Hughes calls on scholarship to engage in a war against mythopoesis, and I for one heed the summons. Mythopoesis in our field is a huge problem, fed by a politically charged arena and augmented by the significant fact that many of the scholars of Islamic Studies are Muslims, or converts to Islam, or dependent on Islamic funding. This being the case, it is in fact difficult not to fall into taking sides and confusing between honest work and apologetics, between a subject matter or field of specialization and “defending a particular version of Islam” (p. xvi). Hughes’s diagnosis claims that there is a deep conceptual failure in our field to be treated by critical scholarship. Frequently there appears the “specter of late Edward Said” and his claim, a near obsession, that any attempt to understand Islam on historical grounds should be considered as an Orientalist approach and thus politically motivated to undermine Islam.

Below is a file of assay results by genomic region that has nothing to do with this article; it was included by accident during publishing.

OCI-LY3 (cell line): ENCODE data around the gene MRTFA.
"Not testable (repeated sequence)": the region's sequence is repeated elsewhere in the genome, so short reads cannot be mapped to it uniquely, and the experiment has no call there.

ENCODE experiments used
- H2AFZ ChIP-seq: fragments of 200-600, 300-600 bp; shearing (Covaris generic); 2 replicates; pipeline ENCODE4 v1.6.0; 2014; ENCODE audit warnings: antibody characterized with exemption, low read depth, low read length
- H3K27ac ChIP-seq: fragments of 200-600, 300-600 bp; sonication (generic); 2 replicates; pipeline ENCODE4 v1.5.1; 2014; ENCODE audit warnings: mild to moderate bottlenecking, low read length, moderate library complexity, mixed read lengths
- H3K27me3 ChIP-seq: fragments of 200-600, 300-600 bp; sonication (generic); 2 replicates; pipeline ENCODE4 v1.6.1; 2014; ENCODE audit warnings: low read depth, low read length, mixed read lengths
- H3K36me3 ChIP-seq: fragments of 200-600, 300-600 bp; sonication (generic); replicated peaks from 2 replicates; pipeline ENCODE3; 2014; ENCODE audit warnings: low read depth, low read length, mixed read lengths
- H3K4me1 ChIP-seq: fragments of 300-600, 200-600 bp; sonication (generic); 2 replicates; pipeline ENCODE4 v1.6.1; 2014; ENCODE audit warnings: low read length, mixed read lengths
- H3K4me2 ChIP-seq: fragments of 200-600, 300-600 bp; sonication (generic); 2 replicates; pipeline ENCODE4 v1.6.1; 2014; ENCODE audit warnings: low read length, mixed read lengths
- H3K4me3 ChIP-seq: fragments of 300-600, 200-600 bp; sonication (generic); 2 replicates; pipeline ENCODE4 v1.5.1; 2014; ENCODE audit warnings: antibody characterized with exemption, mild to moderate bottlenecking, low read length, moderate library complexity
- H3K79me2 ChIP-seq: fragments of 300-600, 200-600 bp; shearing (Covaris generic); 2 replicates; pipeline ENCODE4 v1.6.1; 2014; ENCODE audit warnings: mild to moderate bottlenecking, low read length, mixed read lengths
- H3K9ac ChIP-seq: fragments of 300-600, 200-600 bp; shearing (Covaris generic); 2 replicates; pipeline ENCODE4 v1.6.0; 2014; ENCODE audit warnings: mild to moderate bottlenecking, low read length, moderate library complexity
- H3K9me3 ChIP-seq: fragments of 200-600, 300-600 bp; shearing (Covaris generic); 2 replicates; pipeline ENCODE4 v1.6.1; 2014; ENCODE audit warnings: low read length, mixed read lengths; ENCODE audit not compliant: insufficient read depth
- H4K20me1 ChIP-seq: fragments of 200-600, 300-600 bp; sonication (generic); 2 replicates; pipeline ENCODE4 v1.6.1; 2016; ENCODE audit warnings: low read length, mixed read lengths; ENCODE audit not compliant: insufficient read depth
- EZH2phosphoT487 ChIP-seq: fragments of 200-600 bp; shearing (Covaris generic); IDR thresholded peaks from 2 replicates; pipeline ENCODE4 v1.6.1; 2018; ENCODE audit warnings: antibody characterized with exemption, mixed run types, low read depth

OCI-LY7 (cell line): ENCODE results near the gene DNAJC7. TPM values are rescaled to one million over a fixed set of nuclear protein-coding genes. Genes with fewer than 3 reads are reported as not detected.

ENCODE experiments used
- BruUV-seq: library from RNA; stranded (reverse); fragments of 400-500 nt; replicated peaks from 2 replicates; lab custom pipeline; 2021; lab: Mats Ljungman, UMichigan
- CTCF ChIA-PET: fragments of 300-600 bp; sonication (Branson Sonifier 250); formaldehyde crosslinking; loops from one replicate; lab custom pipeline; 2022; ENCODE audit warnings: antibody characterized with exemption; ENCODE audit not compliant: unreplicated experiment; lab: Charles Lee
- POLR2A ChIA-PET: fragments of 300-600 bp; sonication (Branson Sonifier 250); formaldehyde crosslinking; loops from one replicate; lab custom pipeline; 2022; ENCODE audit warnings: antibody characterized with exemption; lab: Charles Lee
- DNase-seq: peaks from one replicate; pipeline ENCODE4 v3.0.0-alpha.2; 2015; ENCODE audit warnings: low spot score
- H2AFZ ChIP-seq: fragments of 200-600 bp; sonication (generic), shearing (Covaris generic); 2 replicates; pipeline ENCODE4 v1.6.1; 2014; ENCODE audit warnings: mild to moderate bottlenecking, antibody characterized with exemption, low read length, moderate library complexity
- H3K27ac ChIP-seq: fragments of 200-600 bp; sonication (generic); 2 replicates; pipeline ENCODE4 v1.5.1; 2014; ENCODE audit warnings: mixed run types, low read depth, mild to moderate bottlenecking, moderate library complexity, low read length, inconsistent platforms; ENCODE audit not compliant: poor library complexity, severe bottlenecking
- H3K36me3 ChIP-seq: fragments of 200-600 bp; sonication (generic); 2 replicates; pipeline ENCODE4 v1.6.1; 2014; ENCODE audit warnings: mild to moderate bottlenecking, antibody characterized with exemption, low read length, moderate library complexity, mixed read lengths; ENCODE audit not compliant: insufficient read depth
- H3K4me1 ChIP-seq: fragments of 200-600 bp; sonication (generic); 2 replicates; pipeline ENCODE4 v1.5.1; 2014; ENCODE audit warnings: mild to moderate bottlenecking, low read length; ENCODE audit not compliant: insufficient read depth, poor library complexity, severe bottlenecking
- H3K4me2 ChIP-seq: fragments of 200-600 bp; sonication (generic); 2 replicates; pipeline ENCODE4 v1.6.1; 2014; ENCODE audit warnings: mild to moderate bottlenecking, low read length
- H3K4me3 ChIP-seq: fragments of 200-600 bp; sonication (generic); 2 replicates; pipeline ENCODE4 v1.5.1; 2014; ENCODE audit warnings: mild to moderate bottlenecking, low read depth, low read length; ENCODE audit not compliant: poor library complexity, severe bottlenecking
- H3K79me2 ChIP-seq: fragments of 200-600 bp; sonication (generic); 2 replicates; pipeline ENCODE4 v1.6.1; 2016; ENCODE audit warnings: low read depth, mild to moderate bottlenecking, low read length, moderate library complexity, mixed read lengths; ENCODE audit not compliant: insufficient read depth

The monograph opens with a strong and well done preface about those “noble lies,” Plato’s labelling of untrue stories made up for popular consumption. There follows an introduction about who’s who, or who should be who, in terms of “insiders” and “outsiders” in the study of Islam, to be widely developed in a later section. The body comprises six tightly connected and provocative chapters: Chapter 1 comes back to the theme of boundaries around “Islamic Religious studies” and insists that any genuine academic attempt at Islamic Studies must avoid apologetics. Here Hughes reiterates the argument presented in his previous book Theorizing Islam. Chapter 2 rebels against Saidian, referring to Edward Said’s stigmatization of Orientalism as undermining Islam. At the same time, it fights against the idea of confessional or apologetic scholarship that defends selected and particular versions of Islam. Here lies the core of his decisive oriented critique of the “rhetoric of authenticity,” which makes this chapter central in the entire book. Chapter 3 focuses on personal beliefs of those “Insiders” and “Outsiders” referred to in the introduction. This chapter explores in particular the role of some outstanding scholar-converts (five in number) who tend to equate “Islam with love” and confuse their personal vocation with academic methodologies. Chapter 4 follows the same line, examining the work of another five individuals who voluntarily stand apart from accepted scholarly methodology and who probably follow a certain Saidian anti-Orientalist prejudice. This approach leads them to discover, unsurprisingly, a certain one and only true Islam. Chapter 5, in its turn, offers Jacob Neusner as a counterpart, exploring his work in the field of Jewish Studies and his redirection to the academic study of religion, while being himself an “insider.” Finally, in Chapter 6 the author admits that there is a logic to the “passionate debates about how to negotiate religious data” while aiming at consensual theoretical framework and independent verification in the academic study of religions.